"Now SNAPCHAT I know you already know you ain't my fav app out there! But I'm just trying to figure out what the point was with this mess!" she wrote in a statement posted on her Instagram story. "I'd love to call ignorance, but I know you ain't that dumb!"
She accused the platform of spending "money to animate something that would bring intentional shame to (domestic violence) victims and made a joke of it." She continued: "This isn't about my personal feelings, cause I don't have much of them ... but all the women, children and men that have been victims of (domestic violence) in the past and especially the ones who haven't made it out yet ... you let us down! Shame on you. Throw the whole app-oligy away."
The advertiser, which isn't affiliated with Snap, has since been blocked from the platform.
"This advertisement is disgusting and never should have appeared on our service," a Snap Inc. spokesman said Thursday. (Snap owns Snapchat.) "We are so sorry we made the terrible mistake of allowing it through our review process. We are investigating how that happened so that we can make sure it never happens again."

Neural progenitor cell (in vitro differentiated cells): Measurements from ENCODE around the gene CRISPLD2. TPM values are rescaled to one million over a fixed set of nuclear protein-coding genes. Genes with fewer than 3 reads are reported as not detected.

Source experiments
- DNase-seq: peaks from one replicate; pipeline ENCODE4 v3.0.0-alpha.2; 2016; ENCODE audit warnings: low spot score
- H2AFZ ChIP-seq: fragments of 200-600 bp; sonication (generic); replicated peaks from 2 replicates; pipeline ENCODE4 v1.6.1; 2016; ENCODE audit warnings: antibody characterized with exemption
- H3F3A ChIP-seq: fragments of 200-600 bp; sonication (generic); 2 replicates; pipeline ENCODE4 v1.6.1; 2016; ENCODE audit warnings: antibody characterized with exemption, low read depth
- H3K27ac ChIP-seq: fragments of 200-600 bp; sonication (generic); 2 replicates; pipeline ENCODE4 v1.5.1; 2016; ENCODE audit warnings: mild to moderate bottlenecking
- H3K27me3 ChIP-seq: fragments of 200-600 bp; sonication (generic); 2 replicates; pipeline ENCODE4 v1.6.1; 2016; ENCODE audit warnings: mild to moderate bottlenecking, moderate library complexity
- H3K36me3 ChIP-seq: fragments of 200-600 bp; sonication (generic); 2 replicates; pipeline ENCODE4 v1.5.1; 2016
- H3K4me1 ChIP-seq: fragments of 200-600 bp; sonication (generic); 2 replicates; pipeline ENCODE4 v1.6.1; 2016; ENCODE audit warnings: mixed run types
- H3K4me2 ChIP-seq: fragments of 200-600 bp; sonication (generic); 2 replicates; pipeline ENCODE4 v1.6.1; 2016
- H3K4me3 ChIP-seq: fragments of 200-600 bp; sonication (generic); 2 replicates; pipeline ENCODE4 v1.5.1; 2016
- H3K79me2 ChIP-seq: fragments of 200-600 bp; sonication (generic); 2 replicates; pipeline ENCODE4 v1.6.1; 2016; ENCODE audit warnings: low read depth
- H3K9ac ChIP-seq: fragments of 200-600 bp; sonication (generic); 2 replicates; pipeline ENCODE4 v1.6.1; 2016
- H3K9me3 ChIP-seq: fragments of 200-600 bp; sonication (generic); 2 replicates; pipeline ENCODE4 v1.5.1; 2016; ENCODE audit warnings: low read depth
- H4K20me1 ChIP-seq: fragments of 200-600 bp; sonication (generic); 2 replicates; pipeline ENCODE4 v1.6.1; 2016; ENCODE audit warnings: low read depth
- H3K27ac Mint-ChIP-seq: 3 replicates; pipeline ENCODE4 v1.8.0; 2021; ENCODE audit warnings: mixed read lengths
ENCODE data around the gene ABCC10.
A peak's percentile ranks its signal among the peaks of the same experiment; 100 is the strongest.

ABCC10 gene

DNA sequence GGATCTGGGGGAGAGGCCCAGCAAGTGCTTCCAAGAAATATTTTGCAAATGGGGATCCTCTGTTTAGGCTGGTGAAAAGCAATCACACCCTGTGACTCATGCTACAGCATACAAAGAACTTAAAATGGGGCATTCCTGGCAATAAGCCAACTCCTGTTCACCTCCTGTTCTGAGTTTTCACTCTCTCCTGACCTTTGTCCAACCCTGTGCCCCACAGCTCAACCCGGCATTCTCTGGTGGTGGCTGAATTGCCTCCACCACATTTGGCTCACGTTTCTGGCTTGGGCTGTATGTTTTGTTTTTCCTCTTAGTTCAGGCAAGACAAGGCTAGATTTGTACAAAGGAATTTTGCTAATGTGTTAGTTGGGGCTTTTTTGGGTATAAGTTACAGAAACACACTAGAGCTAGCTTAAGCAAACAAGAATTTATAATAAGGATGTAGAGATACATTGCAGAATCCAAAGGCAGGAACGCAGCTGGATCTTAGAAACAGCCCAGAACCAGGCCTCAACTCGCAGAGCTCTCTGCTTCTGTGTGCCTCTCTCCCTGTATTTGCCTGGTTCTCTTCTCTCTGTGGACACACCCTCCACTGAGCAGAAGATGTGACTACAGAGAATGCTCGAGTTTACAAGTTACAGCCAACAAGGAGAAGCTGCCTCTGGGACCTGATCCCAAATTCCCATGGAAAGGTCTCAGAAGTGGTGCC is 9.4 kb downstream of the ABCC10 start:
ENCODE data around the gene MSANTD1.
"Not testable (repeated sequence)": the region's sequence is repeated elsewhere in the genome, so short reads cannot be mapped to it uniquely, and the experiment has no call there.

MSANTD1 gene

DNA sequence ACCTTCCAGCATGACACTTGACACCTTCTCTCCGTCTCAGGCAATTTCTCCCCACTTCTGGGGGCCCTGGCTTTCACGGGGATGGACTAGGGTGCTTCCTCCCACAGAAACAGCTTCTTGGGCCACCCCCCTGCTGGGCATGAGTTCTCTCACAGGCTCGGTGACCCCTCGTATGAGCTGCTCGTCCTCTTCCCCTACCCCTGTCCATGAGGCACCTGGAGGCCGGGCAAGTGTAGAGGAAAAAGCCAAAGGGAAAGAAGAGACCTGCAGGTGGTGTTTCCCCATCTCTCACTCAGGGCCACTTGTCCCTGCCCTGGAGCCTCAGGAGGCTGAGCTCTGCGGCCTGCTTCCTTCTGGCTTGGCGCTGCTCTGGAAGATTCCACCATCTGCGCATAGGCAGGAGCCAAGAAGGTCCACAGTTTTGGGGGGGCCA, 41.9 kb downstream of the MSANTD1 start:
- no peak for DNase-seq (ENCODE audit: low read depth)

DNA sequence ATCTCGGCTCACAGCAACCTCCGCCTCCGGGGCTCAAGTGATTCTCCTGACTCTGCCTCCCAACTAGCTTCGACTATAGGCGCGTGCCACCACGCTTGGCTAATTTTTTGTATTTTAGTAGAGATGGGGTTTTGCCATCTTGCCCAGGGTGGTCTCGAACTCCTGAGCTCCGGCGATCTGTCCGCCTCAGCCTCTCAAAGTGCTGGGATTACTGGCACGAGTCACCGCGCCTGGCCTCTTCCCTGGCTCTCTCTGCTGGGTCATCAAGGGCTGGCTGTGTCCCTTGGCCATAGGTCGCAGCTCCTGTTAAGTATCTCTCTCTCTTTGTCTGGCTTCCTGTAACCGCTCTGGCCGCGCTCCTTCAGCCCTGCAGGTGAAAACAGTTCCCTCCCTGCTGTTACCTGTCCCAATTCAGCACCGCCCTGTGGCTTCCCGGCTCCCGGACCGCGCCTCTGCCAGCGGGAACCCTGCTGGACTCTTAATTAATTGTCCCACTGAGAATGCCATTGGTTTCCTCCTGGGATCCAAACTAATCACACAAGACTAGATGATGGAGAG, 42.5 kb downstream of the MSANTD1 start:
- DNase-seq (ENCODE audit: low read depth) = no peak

Snapchat ads are subject to review and approval,and its policies include prohibiting "shocking, sensational or disrespectful content." On Monday, Snap released a statement apologizing for the ad, saying it "was reviewed and approved in error," and it was removed last weekend when they became aware.
The high-profile assault took place hours before the 2009 Grammy Awards. Brown was arrested after being accused of domestic violence and battery against his then-girlfriend, and they both canceled their Grammy performances. Photos later released, apparently of Rihanna, showed a badly beaten and bruised face.
This isn't the first time Snapchat has come under fire for content that's appeared on its platform. A filter criticized as "yellow-face"was pulled in 2016. (Snap had said it was intended to resemble anime.)
(This story has not been edited by NDTV staff and is auto-generated from a syndicated feed.)